Dedications: My four late friends Rory, Stan, Bryan, Jeff - shine on you crazy diamonds, they would have blogged too. Then theres Garry from Brisbane, Franco in Milan, Mike now in S.F. / my '60s-'80s gang: Ned & Joseph in Ireland; in England: Frank, Des, Guy, Clive, Joe & Joe, Ian, Ivan, Nick, David, Les, Stewart, the 3 Michaels / Catriona, Sally, Monica, Jean, Ella, Anne, Candie / and now: Daryl in N.Y., Jerry, John, Colin, Martin and Donal.

Friday, 2 September 2011

Movies I love: Dona Herlinda and her Son

This 1985 film from Mexico is as delightful now as it must have been then. Director Jaime Humberto Hermosillo presents a comedy of manners raising the lid on sexuality in Latin America, and how a family can resolve things so everyone gets what they want.

Rodolfo is the surgeon son of Dona Herlinda, a wealthy widow, expertly played by Guadalupe del Toro, Rodolfo is having a relationship with Ramon, a music student, but they can never find time to be alone at the cramped house where he lives. Dona Herlinda, who obviously must know what is really going on between her son and Ramon, invites the young man to move to her large house in Guadalajara, but Dona Herlinda also wants Rodolfo to marry and present her with a grand-child. The film is endearing, the characters very much alive, and the many twists and turns on the story make this movie funny and poignant at the same time. Arturo Meza (Ramon), Marco Antonio Trevino (Rodolfo) and Leticia Lupercio (Olga) suit their roles perfectly. Hermosillo seems the only openly gay Mexican director and he is still making movies. I shall have to investigate further ...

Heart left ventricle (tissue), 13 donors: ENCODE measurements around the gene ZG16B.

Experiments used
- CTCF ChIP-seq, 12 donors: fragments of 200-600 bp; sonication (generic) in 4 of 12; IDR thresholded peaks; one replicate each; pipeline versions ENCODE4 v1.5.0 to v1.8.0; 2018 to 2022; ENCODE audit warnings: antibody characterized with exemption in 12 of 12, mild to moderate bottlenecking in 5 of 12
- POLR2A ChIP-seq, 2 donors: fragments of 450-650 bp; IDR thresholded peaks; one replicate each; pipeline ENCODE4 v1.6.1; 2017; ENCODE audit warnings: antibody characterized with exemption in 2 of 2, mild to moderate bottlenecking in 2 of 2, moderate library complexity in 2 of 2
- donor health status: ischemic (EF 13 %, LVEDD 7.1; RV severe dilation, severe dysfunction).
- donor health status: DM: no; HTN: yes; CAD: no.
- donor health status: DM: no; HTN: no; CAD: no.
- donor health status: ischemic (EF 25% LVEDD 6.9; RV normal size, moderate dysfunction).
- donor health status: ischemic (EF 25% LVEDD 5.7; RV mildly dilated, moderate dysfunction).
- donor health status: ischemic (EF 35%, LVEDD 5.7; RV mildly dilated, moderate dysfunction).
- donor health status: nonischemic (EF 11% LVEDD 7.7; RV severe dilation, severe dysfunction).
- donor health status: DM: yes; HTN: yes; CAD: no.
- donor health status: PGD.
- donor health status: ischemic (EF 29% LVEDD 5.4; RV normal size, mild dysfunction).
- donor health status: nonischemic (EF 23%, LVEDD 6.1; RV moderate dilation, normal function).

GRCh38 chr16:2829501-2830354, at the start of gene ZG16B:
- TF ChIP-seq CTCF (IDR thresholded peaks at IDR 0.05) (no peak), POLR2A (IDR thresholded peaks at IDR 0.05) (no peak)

Rodolfo, who must cover his true nature, begins to see Olga, a young woman from his same circle. He proposes and marries her, breaking Ramon's heart in the process. Dona Herlinda, who is more intelligent than she is given credit for, pulls strings to keep Ramon at her home and decides to expand the house so that Rodolfo and Olga can move in with the grandson and live together happily ever after. Olga wants to study and travel so the arrangement suits her, and the boys can be together too.

Of course, the film is in simple terms a fun story, but deep inside it touches a lot of themes that have been taboo in so many societies. Usually mothers aren't as accepting as this Dona Herlinda, who acts as a procurer for the son she loves by inviting the young lover, Ramon, to come live with her. One deeply amusing scene has Dona Herlinda and Ramon together at a music event, while Rodolfo and Olga are away on honeymoon. Ramon is affected by the music and begins to cry, as Dona Herlinda without a word passes him a hankie. It ends with the expanded family all together as the son toasts his wonderful mother, who smiles serenely back at us.

Hermosillo seems a very interesting director, I should see other of his films, I caught one on television once, another gay related story, starring Fassbinder's muse Hanna Schygulla. His movie reminds me a lot of Almodovar of whom more later.

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